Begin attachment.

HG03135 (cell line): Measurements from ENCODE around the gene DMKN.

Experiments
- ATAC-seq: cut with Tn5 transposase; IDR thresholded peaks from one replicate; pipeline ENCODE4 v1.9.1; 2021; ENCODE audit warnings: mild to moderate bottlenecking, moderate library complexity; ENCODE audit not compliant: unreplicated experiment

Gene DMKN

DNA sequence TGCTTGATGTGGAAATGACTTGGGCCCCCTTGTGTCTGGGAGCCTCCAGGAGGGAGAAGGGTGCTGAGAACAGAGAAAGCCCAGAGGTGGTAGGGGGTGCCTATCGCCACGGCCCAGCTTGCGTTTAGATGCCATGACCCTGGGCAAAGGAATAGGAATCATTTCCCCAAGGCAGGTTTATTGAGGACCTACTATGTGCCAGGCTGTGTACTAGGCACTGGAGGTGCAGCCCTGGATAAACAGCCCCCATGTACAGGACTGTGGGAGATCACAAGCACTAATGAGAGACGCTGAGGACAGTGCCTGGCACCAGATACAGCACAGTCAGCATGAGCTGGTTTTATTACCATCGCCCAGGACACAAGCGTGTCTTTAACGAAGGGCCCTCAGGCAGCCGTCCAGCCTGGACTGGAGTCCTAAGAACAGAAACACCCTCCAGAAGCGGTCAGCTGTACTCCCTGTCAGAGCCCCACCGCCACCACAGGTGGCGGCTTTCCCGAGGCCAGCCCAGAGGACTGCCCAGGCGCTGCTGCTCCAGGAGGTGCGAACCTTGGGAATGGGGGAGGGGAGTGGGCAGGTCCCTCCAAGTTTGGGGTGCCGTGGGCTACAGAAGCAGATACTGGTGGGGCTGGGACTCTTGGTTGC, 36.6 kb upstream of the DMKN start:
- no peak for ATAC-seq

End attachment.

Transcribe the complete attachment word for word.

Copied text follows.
HG03135 (cell line): Measurements from ENCODE around the gene DMKN.

Experiments
- ATAC-seq: cut with Tn5 transposase; IDR thresholded peaks from one replicate; pipeline ENCODE4 v1.9.1; 2021; ENCODE audit warnings: mild to moderate bottlenecking, moderate library complexity; ENCODE audit not compliant: unreplicated experiment

Gene DMKN

DNA sequence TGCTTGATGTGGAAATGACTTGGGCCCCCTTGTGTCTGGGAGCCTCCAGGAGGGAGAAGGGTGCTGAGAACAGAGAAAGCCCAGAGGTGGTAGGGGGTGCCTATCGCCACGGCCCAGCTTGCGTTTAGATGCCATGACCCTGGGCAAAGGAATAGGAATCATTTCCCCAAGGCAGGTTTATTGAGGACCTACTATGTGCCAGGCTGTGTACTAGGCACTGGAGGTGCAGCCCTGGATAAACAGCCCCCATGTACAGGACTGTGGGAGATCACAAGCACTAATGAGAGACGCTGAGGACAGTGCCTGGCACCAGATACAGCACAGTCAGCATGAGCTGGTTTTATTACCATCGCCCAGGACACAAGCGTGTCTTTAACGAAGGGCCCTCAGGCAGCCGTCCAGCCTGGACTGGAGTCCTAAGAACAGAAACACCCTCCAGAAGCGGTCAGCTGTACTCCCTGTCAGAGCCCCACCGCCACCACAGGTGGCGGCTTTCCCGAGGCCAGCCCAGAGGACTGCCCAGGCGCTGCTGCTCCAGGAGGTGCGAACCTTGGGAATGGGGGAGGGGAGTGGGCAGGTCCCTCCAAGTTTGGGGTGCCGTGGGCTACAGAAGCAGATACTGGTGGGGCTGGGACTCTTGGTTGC, 36.6 kb upstream of the DMKN start:
- no peak for ATAC-seq